Community Corridor

A space for community installations at the Museum

Tags for Community Corridor

Multi-coloured origami cranes strung together vertically and hung on a wall.

Photo: CMHR, Jamie Morneau

Event series details

The Canadian Museum for Human Rights invites community groups and individuals to apply to have their human rights‐inspired visual pieces displayed in the Community Corridor. This space provides a platform where community members can share their work and lead meaningful dialogue on human rights. Please note this location is a community display space, not gallery space.

How to Apply

In order to apply please complete the submission form.

Submission Guidelines

Submissions must meet certain criteria in order to be considered for display in the Community Corridor.

A visual piece may consist of several separate elements so long as the full piece does not exceed the following limitations:

  • Maximum height: 80 inches (203 cm)
  • Maximum length: 200 inches (508 cm)
  • Maximum individual weight for a single element: 50 pounds (22.7 kg)
  • Maximum combined weight: 250 pounds (113.4 kg)

Durability: The successful applicant’s visual piece will be placed in an open environment where the public will be in contact with the piece. All elements of the piece must be securely attached.

Applications Open

July 25, 2022

Applications Close

October 14, 2022

The work of the successful applicant will be displayed starting in January 2023.

Check out the Frequently Asked Questions page for more information.

Current display

Métis Memories of Residential Schools: A Testament to the Strength of the Métis

A graphic image of 24 mosaic tiles depicting Métis experiences in colonial schooling systems. Together the images show a red infinity symbol on a blue background.
Courtesy of Rupertsland Institute

Métis Memories of Residential Schools: A Testament to the Strength of the Métis will be open to the public starting July 28, 2022 in the Community Corridor at the Canadian Museum for Human Rights.

Project statement from the Métis Memories team

Residential schools, industrial schools, and day schools have had a long‐lasting impact on Métis communities.

Métis Memories of Residential Schools: A Testament to the Strength of the Métis shares 24 impactful stories about this neglected chapter in Canadian history. This project honours the unique experiences and impacts of Métis survivors and families in colonial schooling systems and showcases how to share authentic Métis community voices in an ethical and collaborative way. Métis Memories invites the viewer to engage in a deeper understanding of the injustices brought to all First Peoples in Canada. The original paintings are displayed at Métis Crossing in northern Alberta.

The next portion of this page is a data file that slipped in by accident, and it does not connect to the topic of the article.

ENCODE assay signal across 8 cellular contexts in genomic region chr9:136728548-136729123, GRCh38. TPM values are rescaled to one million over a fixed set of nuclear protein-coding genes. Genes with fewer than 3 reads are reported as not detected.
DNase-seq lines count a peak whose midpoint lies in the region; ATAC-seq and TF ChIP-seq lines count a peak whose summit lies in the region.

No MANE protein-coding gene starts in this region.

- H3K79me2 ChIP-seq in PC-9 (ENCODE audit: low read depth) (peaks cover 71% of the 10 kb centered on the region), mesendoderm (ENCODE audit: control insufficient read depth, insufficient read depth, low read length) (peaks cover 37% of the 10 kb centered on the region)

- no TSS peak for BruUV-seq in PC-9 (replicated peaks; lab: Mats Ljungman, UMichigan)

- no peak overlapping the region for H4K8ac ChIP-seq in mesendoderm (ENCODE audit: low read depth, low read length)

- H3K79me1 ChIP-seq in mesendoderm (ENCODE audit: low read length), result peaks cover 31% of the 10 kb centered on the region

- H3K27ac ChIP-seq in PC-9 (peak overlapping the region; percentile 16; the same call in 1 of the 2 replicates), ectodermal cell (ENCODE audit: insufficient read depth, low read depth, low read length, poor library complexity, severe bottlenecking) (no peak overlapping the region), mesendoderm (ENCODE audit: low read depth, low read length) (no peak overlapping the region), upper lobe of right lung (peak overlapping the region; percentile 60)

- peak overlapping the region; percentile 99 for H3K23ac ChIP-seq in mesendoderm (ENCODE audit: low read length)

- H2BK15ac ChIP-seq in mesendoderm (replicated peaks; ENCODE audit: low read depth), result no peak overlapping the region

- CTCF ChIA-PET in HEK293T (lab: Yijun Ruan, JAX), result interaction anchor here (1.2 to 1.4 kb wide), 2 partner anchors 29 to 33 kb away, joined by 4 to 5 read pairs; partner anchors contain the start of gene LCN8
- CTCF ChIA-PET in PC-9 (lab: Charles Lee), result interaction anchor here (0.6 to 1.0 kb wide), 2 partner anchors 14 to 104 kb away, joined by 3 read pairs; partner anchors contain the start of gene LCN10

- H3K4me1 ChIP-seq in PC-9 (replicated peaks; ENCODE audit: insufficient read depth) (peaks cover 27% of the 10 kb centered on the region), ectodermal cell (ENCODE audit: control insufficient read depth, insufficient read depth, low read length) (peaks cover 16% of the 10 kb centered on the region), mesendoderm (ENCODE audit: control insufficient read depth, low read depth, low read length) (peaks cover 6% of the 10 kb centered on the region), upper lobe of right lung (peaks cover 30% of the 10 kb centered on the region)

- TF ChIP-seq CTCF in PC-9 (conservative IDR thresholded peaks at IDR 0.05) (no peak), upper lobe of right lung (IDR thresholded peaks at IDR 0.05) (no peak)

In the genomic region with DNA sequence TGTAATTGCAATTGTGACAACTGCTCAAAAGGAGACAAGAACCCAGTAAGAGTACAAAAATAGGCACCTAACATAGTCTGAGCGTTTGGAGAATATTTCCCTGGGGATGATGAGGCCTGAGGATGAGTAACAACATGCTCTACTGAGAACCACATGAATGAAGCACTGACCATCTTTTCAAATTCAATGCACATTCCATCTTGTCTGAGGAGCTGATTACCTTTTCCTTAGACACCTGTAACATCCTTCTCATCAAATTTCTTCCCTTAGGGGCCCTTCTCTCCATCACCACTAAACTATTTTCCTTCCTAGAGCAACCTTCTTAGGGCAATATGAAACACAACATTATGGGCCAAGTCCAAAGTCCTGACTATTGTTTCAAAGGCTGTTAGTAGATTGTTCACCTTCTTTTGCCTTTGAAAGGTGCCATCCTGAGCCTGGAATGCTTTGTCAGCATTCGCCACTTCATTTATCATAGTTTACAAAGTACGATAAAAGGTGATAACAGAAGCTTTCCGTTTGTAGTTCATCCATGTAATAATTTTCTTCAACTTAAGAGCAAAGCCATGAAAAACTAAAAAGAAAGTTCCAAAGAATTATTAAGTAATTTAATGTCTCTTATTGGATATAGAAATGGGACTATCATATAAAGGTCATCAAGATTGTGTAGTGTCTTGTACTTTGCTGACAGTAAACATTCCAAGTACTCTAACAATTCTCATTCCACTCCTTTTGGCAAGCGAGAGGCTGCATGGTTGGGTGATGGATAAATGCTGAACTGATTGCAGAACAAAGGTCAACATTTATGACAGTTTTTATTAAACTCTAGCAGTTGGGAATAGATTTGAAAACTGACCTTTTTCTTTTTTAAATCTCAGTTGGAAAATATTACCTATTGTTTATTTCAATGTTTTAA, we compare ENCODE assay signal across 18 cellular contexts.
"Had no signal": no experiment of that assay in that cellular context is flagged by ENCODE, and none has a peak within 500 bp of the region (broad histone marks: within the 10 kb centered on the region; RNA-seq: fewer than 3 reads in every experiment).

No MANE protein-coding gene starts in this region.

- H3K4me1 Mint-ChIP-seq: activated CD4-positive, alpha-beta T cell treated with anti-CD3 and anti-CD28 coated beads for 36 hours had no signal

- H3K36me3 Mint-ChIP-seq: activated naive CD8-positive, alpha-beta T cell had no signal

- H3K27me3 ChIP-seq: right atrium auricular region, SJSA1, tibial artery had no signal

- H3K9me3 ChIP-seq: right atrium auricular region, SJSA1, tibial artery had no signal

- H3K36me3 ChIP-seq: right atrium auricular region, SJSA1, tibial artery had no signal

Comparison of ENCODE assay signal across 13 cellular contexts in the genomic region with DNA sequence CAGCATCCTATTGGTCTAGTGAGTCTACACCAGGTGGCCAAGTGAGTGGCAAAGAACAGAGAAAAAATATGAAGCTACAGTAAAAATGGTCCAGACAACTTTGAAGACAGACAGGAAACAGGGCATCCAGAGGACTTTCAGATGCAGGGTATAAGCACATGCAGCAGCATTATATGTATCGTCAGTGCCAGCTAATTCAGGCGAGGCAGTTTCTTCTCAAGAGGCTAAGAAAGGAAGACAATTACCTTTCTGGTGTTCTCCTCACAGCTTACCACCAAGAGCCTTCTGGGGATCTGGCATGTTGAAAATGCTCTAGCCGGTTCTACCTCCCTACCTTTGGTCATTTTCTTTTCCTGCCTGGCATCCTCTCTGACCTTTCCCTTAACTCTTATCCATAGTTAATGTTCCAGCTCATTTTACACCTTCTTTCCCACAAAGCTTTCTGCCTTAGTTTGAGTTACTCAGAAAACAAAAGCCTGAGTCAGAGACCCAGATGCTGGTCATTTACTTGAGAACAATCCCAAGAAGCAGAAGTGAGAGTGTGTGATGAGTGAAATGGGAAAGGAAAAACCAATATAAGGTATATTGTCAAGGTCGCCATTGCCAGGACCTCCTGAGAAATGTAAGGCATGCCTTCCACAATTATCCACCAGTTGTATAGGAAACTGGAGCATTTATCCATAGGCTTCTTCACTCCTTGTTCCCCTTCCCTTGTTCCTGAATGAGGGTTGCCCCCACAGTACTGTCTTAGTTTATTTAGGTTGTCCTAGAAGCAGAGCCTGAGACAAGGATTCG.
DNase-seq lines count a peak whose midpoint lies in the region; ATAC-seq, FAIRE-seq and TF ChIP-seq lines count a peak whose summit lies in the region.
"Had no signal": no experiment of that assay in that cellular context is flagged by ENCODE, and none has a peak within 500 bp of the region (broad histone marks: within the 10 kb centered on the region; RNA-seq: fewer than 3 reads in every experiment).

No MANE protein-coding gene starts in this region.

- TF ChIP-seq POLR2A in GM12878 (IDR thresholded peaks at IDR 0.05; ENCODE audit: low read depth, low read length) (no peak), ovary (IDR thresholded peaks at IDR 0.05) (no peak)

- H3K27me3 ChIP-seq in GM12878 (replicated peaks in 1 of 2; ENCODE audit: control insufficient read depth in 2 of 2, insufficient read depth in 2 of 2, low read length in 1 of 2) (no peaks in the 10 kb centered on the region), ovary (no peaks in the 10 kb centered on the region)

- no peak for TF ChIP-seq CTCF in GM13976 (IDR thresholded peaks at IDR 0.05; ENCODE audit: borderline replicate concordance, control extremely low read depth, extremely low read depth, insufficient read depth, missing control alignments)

Past Displays

New Beginnings

"New Beginnings" – Photos from immigrant and refugee youth on display at CMHR
Photo: CMHR, Jamie Morneau

From December 2021 to July 2022, New Beginnings was displayed in the Canadian Museum for Human Rights. Organized by U SHINE Movement, the exhibit shared the experiences and dreams of immigrant and refugee youth through photographs. It was the result of a photography project called “Youth Lens” that took place from September 2020 to June 2021 with 72 young refugees and immigrants in Ottawa.

A Thousand Paper Cranes

Three men stand beside a colourful artwork made of one thousand folded paper cranes. Two of the men are wearing traditional Japanese clothing. The other man is wearing a jean shirt and bolo tie.
Photo: CMHR, Jamie Morneau

In 2021, the Japanese Cultural Association of Manitoba encouraged their members to fold paper cranes to show support for the children who died while attending Indian residential schools across Canada. By September 2021, they had received more than 6,500 colourful origami birds which they used to create five senbazuru (mobiles of 1,000 cranes) one of which was put on display at the Museum.

National Story Blanket

In 2018, the National Story Blanket was displayed in the Canadian Museum for Human Rights. This blanket represents the visions of Indigenous and non‐Indigenous youth for reconciliation and decolonization in their communities. In order to create this blanket, youth across Canada took part in the Youth Reconciliation Initiative leadership program with Canadian Roots Exchange, an organization that aims to build relationships of respect and cultural exchange between Indigenous and non‐Indigenous youth. Together, participants organized dialogue events aiming to meaningfully connect youth across Canada.